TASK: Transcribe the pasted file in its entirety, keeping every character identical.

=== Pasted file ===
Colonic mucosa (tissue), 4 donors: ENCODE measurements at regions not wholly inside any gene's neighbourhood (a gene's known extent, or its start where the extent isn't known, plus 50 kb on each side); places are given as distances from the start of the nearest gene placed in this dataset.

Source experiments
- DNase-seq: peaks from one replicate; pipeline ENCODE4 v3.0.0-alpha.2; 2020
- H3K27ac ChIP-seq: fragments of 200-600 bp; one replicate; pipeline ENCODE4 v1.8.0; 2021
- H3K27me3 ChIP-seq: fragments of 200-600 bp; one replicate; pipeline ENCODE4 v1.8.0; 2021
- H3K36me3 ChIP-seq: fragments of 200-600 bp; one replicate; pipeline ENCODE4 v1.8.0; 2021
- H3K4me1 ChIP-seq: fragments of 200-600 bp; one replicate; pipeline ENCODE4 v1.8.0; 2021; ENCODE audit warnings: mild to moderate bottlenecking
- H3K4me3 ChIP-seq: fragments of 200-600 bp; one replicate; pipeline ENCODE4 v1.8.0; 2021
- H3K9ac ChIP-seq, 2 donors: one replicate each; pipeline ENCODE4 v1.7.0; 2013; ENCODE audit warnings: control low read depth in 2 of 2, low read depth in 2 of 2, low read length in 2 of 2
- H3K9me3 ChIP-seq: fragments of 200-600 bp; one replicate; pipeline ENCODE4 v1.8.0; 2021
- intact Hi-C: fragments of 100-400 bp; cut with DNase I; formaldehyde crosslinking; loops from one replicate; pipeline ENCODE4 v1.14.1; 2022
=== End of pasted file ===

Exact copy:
Colonic mucosa (tissue), 4 donors: ENCODE measurements at regions not wholly inside any gene's neighbourhood (a gene's known extent, or its start where the extent isn't known, plus 50 kb on each side); places are given as distances from the start of the nearest gene placed in this dataset.

Source experiments
- DNase-seq: peaks from one replicate; pipeline ENCODE4 v3.0.0-alpha.2; 2020
- H3K27ac ChIP-seq: fragments of 200-600 bp; one replicate; pipeline ENCODE4 v1.8.0; 2021
- H3K27me3 ChIP-seq: fragments of 200-600 bp; one replicate; pipeline ENCODE4 v1.8.0; 2021
- H3K36me3 ChIP-seq: fragments of 200-600 bp; one replicate; pipeline ENCODE4 v1.8.0; 2021
- H3K4me1 ChIP-seq: fragments of 200-600 bp; one replicate; pipeline ENCODE4 v1.8.0; 2021; ENCODE audit warnings: mild to moderate bottlenecking
- H3K4me3 ChIP-seq: fragments of 200-600 bp; one replicate; pipeline ENCODE4 v1.8.0; 2021
- H3K9ac ChIP-seq, 2 donors: one replicate each; pipeline ENCODE4 v1.7.0; 2013; ENCODE audit warnings: control low read depth in 2 of 2, low read depth in 2 of 2, low read length in 2 of 2
- H3K9me3 ChIP-seq: fragments of 200-600 bp; one replicate; pipeline ENCODE4 v1.8.0; 2021
- intact Hi-C: fragments of 100-400 bp; cut with DNase I; formaldehyde crosslinking; loops from one replicate; pipeline ENCODE4 v1.14.1; 2022